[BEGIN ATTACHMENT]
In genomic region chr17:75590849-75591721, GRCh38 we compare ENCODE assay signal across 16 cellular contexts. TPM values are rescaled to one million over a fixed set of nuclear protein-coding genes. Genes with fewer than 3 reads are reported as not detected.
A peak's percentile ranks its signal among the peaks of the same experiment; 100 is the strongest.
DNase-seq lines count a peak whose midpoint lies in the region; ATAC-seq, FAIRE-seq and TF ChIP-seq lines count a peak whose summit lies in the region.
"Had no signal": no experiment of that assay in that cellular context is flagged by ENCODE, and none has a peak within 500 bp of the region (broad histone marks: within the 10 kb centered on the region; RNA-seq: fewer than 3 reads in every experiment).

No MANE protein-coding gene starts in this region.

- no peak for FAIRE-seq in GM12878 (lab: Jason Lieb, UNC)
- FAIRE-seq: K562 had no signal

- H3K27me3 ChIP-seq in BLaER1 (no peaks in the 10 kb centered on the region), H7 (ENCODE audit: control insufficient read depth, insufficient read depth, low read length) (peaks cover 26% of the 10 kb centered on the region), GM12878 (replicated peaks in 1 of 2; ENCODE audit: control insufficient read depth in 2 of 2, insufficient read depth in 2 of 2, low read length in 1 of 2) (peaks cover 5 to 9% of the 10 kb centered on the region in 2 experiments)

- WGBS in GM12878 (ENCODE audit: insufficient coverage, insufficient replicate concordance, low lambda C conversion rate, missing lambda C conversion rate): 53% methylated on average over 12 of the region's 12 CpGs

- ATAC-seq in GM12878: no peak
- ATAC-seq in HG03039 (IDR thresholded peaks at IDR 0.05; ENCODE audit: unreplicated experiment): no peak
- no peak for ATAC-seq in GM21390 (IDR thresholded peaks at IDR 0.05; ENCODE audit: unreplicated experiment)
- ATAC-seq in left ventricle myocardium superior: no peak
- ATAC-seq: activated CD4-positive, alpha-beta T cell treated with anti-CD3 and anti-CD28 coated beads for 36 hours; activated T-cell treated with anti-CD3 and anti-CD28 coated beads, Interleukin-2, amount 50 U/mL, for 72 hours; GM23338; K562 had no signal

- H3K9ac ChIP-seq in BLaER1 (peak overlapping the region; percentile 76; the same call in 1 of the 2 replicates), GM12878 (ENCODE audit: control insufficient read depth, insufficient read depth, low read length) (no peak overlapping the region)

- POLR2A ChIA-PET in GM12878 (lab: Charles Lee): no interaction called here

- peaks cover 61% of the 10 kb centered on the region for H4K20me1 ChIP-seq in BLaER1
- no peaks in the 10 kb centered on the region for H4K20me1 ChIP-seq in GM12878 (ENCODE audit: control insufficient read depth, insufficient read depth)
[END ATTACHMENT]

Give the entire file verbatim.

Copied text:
In genomic region chr17:75590849-75591721, GRCh38 we compare ENCODE assay signal across 16 cellular contexts. TPM values are rescaled to one million over a fixed set of nuclear protein-coding genes. Genes with fewer than 3 reads are reported as not detected.
A peak's percentile ranks its signal among the peaks of the same experiment; 100 is the strongest.
DNase-seq lines count a peak whose midpoint lies in the region; ATAC-seq, FAIRE-seq and TF ChIP-seq lines count a peak whose summit lies in the region.
"Had no signal": no experiment of that assay in that cellular context is flagged by ENCODE, and none has a peak within 500 bp of the region (broad histone marks: within the 10 kb centered on the region; RNA-seq: fewer than 3 reads in every experiment).

No MANE protein-coding gene starts in this region.

- no peak for FAIRE-seq in GM12878 (lab: Jason Lieb, UNC)
- FAIRE-seq: K562 had no signal

- H3K27me3 ChIP-seq in BLaER1 (no peaks in the 10 kb centered on the region), H7 (ENCODE audit: control insufficient read depth, insufficient read depth, low read length) (peaks cover 26% of the 10 kb centered on the region), GM12878 (replicated peaks in 1 of 2; ENCODE audit: control insufficient read depth in 2 of 2, insufficient read depth in 2 of 2, low read length in 1 of 2) (peaks cover 5 to 9% of the 10 kb centered on the region in 2 experiments)

- WGBS in GM12878 (ENCODE audit: insufficient coverage, insufficient replicate concordance, low lambda C conversion rate, missing lambda C conversion rate): 53% methylated on average over 12 of the region's 12 CpGs

- ATAC-seq in GM12878: no peak
- ATAC-seq in HG03039 (IDR thresholded peaks at IDR 0.05; ENCODE audit: unreplicated experiment): no peak
- no peak for ATAC-seq in GM21390 (IDR thresholded peaks at IDR 0.05; ENCODE audit: unreplicated experiment)
- ATAC-seq in left ventricle myocardium superior: no peak
- ATAC-seq: activated CD4-positive, alpha-beta T cell treated with anti-CD3 and anti-CD28 coated beads for 36 hours; activated T-cell treated with anti-CD3 and anti-CD28 coated beads, Interleukin-2, amount 50 U/mL, for 72 hours; GM23338; K562 had no signal

- H3K9ac ChIP-seq in BLaER1 (peak overlapping the region; percentile 76; the same call in 1 of the 2 replicates), GM12878 (ENCODE audit: control insufficient read depth, insufficient read depth, low read length) (no peak overlapping the region)

- POLR2A ChIA-PET in GM12878 (lab: Charles Lee): no interaction called here

- peaks cover 61% of the 10 kb centered on the region for H4K20me1 ChIP-seq in BLaER1
- no peaks in the 10 kb centered on the region for H4K20me1 ChIP-seq in GM12878 (ENCODE audit: control insufficient read depth, insufficient read depth)